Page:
The function of the appendix appears to be to expose white blood cells to the wide variety of antigens, or foreign substances, present in the gastrointestinal tract. Thus, the appendix probably helps to suppress potentially destructive humoral (blood- and lymph-borne) antibody responses while promoting local immunity. The appendix–like the tiny structures called Peyer’s patches in other areas of the gastrointestinal tract–takes up antigens from the contents of the intestines and reacts to these contents. This local immune system plays a vital role in the physiological immune response and in the control of food, drug, microbial or viral antigens. The connection between these local immune reactions and inflammatory bowel diseases, as well as autoimmune reactions in which the individual’s own tissues are attacked by the immune system, is currently under investigation.

Among adult humans, the appendix is now thought to be involved primarily in immune functions. Lymphoid tissue begins to accumulate in the appendix shortly after birth and reaches a peak between the second and third decades of life, decreasing rapidly thereafter and practically disappearing after the age of 60. During the early years of development, however, the appendix has been shown to function as a lymphoid organ, assisting with the maturation of B lymphocytes (one variety of white blood cell) and in the production of the class of antibodies known as immunoglobulin A (IgA) antibodies. Researchers have also shown that the appendix is involved in the production of molecules that help to direct the movement of lymphocytes to various other locations in the body.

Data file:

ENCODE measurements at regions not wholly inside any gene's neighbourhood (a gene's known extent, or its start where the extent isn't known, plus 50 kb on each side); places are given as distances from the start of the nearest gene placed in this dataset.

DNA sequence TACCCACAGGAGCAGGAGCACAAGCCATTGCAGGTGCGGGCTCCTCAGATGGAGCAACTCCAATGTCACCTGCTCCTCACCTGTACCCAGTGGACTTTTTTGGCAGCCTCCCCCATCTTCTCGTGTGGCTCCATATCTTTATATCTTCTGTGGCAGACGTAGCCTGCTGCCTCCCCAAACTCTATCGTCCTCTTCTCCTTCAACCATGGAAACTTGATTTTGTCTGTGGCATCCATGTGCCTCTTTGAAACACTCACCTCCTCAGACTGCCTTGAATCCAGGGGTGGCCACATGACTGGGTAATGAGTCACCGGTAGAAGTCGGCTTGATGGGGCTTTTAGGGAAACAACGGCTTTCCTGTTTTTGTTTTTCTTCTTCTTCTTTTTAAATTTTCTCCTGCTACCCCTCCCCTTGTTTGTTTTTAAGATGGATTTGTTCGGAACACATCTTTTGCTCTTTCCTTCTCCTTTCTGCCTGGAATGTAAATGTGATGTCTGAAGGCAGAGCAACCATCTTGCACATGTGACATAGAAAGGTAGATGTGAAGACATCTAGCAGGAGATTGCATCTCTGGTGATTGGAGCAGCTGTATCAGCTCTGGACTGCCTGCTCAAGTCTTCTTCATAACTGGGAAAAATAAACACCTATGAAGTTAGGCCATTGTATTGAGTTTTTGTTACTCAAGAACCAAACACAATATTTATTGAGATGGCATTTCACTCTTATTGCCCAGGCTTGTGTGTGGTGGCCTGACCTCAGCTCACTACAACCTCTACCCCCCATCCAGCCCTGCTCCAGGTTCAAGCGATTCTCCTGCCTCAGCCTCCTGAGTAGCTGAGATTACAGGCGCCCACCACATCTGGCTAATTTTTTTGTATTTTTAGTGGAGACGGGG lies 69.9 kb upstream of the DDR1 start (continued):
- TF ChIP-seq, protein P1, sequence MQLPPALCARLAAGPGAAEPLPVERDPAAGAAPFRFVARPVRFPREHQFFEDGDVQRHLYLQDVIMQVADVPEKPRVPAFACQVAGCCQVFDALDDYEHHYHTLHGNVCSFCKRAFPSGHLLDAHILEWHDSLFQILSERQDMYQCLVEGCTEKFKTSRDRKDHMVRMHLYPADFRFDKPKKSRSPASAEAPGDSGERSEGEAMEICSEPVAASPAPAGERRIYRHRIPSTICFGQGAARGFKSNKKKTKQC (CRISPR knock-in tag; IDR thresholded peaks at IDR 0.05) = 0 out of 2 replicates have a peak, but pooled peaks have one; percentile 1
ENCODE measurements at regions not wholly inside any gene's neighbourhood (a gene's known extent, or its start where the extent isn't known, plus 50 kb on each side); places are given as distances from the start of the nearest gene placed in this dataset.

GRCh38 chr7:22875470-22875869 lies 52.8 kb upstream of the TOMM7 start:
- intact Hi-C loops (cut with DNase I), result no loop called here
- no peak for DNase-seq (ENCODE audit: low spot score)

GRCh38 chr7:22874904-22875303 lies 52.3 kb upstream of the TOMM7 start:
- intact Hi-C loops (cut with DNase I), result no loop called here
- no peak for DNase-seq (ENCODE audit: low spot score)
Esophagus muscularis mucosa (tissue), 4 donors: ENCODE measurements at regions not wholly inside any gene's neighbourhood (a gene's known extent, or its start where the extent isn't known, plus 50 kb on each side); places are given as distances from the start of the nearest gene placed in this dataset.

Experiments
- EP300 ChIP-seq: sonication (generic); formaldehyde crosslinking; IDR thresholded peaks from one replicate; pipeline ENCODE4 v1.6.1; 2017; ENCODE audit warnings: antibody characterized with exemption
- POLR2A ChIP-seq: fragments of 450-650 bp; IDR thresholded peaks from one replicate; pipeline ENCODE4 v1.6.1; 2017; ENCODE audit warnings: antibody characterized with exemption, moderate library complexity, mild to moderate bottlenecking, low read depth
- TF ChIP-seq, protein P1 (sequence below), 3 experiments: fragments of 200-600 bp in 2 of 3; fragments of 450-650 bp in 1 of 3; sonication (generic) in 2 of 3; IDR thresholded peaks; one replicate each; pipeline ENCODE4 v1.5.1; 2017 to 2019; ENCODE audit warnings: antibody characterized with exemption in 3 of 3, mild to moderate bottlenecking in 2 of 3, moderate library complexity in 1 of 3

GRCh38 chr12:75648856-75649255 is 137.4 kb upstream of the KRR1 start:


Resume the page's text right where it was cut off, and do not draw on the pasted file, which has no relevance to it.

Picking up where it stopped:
Maintain normal flora:

William Parker, Randy Bollinger, and colleagues at Duke University proposed in 2007 that the appendix serves as a haven for useful bacteria when illness flushes the bacteria from the rest of the intestines. This proposition is based on an understanding that emerged by the early 2000s of how the immune system supports the growth of beneficial intestinal bacteria, in combination with many well-known features of the appendix, including its architecture, its location just below the normal one-way flow of food and germs in the large intestine, and its association with copious amounts of immune tissue. Research performed at Winthrop–University Hospital showed that individuals without an appendix were four times as likely to have a recurrence of Clostridium difficile colitis. The appendix, therefore, may act as a “safe house” for beneficial bacteria. This reservoir of bacteria could then serve to repopulate the gut flora in the digestive system following a bout of dysentery or cholera or to boost it following a milder gastrointestinal illness.

Back up organ

In the past, the appendix was often routinely removed and discarded during other abdominal surgeries to prevent any possibility of a later attack of appendicitis; the appendix is now spared in case it is needed later for reconstructive surgery if the urinary bladder is removed. In such surgery, a section of the intestine is formed into a replacement bladder, and the appendix is used to re-create a ‘sphincter muscle’ so that the patient remains continent (able to retain urine). In addition, the appendix has been successfully fashioned into a makeshift replacement for a diseased ureter, allowing urine to flow from the kidneys to the bladder. As a result, the appendix, once regarded as a nonfunctional tissue, is now regarded as an important ‘back-up’ that can be used in a variety of reconstructive surgical techniques. It is no longer routinely removed and discarded if it is healthy.